Saskatoon is a city located in central Saskatchewan, Canada, on the South Saskatchewan River, with a metropolitan population of 233,923. Saskatoon is the most populous city in the province of Saskatchewan, and has been since the mid-1980s when it surpassed the provincial capital of Regina. Residents of Saskatoon are called Saskatonians.

Saskatoon is known as "Bridge City" for its seven river crossings. The name comes from the Cree inanimate noun "misâskwatômina," which refers to the sweet, violet-coloured berry that grows in the area.


The first permanent settlement of Saskatoon was established in 1883 when Toronto Methodists, wanting to escape the liquor trade in that city, decided to set up a "dry" community in the rapidly-growing Prairie region. The settlers, led by John Lake, arrived on the site of what is now Saskatoon having traveled by railway from Ontario to Moose Jaw, Saskatchewan, completing the final leg via horse-drawn cart (the railway had yet to be completed to Saskatoon). The city, however, celebrated its centennial in 1982, as the initial location for the settlement was identified in 1882.

In 1885 the Northwest Rebellion affected the tiny community in a variety of ways. Chief Whitecap and Charles Trottier passed through the present day University campus on their way to join Louis Riel's armed forces at Batoche, Saskatchewan. Following the fighting at the Battle of Fish Creek, and the Battle of Batoche, wounded Canadian soldiers convalesced at the Marr Residence which is today a historic site. A few died in care and were buried in the Pioneer Cemetery near the Exhibition Grounds.

A town charter for the west side of the river was obtained in 1903 (Nutana became a village in that year). In 1906 Saskatoon became a city with a population of 4,500, which included the communities of Saskatoon, Riversdale, and Nutana. In 1955 Montgomery Place and in 1956 the neighbouring town of Sutherland were annexed by the fast growing City of Saskatoon.


The 2006 census listed Saskatoon as the largest city of Saskatchewan with a residential population of 202,340, which grew 2.8 per cent from 2001. As of 2005, the civic government of Saskatoon claimed a population of approximately 220,000. The above land area figure was provided by the City of Saskatoon in January 2006 and takes into account recent annexations. Currently, the City of Saskatoon claims a population of 208,300.

The most recent data suggests Saskatoon's population has fallen about 2,000 people over the last year.

According to the 2006 census, 17.7 per cent of the population consists of youths under the age of 15, while those over 65 constitute only 13 per cent of the population. The median age of Saskatoon residents is 35.5 years of age, four years younger than Canada as a whole. The 2006 census lists the residential population of Saskatoon as 202,340.

Ethno-cultural Groups

The majority of Saskatoon's inhabitants profess to be of Christian faith. A large contingent of people also do not profess a religious faith at all. Some 78.5% profess to be Christian, mostly Protestant and Roman Catholic. Minority faiths include Buddhism, Judaism, Hinduism, and Islam, who do not constitute 1 per cent combined.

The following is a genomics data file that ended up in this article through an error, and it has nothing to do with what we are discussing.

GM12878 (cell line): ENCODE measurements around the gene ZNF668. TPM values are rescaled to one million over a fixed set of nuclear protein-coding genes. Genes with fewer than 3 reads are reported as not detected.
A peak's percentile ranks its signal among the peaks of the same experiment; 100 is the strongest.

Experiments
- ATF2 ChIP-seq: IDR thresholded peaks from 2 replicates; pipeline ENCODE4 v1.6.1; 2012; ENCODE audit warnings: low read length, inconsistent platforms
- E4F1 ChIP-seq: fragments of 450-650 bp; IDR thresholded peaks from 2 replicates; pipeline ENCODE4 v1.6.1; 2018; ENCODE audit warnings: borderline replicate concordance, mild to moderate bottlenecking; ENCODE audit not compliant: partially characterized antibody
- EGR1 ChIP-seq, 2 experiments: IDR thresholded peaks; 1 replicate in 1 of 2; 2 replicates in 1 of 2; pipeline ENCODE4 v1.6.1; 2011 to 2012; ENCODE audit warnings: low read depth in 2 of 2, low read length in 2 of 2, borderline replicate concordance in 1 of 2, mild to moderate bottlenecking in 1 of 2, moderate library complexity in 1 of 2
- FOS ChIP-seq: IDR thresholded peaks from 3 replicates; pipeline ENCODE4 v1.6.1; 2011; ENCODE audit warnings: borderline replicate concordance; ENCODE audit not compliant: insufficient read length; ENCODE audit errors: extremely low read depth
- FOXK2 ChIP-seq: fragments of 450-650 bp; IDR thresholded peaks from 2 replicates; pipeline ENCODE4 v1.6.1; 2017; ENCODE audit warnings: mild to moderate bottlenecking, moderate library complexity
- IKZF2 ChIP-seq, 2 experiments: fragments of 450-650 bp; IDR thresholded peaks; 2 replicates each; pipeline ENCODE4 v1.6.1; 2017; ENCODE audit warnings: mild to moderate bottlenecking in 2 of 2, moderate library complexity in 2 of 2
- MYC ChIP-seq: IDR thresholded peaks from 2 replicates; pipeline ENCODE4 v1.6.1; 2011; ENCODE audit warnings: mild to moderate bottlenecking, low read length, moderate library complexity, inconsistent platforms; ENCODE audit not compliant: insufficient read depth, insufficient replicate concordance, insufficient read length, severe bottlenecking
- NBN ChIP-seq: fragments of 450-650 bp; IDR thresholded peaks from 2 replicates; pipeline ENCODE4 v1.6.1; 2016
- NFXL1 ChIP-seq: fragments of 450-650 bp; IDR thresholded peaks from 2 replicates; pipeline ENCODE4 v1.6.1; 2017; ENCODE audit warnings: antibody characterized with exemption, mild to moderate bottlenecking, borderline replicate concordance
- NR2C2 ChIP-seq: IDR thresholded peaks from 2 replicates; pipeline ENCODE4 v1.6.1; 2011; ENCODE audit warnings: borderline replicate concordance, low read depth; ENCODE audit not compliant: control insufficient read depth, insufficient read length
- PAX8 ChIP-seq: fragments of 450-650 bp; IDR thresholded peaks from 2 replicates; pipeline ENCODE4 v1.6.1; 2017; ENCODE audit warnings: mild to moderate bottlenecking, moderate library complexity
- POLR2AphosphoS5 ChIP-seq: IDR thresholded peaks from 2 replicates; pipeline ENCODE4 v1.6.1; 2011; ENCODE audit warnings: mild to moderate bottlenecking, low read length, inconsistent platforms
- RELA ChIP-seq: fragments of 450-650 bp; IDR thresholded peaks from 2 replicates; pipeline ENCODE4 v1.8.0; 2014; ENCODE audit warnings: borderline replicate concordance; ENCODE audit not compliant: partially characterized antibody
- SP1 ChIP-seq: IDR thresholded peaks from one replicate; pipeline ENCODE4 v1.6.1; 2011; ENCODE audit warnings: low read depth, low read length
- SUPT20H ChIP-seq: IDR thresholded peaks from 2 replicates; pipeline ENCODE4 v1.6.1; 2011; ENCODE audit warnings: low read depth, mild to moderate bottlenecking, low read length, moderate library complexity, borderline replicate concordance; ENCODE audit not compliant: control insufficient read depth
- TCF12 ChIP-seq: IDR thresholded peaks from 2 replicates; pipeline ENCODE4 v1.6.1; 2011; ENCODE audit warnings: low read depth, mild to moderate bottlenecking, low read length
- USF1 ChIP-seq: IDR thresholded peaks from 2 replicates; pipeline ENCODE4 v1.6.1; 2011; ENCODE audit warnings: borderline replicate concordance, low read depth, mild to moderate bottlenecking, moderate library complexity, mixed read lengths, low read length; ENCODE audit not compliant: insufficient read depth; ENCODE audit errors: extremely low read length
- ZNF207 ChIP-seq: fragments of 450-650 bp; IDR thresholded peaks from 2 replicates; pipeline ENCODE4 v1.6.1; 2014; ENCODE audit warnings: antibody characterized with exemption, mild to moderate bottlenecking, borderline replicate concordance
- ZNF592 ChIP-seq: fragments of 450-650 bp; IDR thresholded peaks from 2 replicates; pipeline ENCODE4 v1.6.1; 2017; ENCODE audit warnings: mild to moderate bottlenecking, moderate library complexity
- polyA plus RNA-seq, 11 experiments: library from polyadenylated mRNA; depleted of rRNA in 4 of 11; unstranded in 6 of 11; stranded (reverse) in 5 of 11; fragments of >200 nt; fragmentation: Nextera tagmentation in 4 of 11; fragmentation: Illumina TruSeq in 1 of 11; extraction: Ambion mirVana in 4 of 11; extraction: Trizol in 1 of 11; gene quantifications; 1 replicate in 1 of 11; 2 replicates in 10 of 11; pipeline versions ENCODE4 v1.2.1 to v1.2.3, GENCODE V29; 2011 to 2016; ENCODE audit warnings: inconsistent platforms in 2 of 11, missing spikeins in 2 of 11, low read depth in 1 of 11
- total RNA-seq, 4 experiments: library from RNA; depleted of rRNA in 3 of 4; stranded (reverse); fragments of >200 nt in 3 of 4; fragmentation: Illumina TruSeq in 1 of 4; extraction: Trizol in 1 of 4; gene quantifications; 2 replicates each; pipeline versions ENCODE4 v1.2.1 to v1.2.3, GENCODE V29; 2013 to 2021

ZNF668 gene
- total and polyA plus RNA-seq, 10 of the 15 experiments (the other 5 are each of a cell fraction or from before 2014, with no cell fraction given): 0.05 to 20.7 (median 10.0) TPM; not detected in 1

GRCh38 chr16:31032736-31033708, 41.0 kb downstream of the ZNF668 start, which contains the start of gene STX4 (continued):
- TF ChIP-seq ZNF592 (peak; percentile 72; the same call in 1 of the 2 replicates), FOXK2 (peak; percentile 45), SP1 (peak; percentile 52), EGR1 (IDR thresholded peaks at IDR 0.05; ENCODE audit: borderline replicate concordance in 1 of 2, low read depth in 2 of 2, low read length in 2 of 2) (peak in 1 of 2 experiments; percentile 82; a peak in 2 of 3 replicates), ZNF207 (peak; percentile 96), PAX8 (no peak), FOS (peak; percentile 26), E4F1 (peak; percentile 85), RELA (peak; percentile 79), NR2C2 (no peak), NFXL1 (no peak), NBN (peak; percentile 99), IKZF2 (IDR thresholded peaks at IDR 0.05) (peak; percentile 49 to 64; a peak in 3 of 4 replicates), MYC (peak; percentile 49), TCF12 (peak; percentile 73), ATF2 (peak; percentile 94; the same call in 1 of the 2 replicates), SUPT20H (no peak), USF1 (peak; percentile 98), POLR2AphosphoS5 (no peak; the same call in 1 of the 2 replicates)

First Nations

The Saskatoon area was inhabited long before any permanent settlement was established, to which the ongoing archæological work at Wanuskewin Heritage Park and other locations bears witness. Canada's First Nations population has been increasingly urbanized, and nowhere is that more apparent than in Saskatoon, where the First Nations population increased by 382% from 1981 to 2001; however, a portion of this increase, possibly as much as half, is believed to be due to more people identifying themselves as Aboriginal in the census rather than migration or birth rate. Saskatoon has a higher percentage of First Nations population than any other major Canadian city at nearly 9%, although Winnipeg and Regina both exceed 8%; in certain neighbourhoods such as Pleasant Hill, this percentage exceeds 40%.


Saskatoon has had an ongoing problem with a high crime rate. The 2006 census crime data, released July 18, 2007, has Saskatoon leading Canada in violent crime, with 1,606 violent crimes per 100,000 residents annually. Saskatoon leads the country in sexual assaults as well. Maclean's Magazine, a national publication, rated Saskatoon as the second most dangerous city in the country, next to Regina, and stated that Regina, Saskatoon and Winnipeg would be among the ten most dangerous American cities in violent crime and robberies. Saskatoon also led Canada in violent crime again for 2007 and adds murder capital of Canada (tied with Winnipeg) to its previous title (2006) of sexual assault capital of Canada. However, Saskatoon's murder rate is much lower than that of most similar sized U.S. cities.


Recent Growth

GDP Growth over 2006-2007 : According to an April 28, 2008 release by Statistics Canada, actual economic growth in Saskatchewan for 2007 was disappointing and much less than expected, with real GDP growth at 2.8%, the lowest of the western Canadian provinces, after losing 0.4% of GDP in 2006 This is far below forecasts by the Royal Bank and others which had predicted economic growth to reach up to 4.8% in 2007, prompting some to rebrand "Saskaboom" as "Saskabust". However, conflicting data released by the Conference Board of Canada pegs real GDP growth at 5.5% for 2007, ranking it #1 out of 13 CMAs.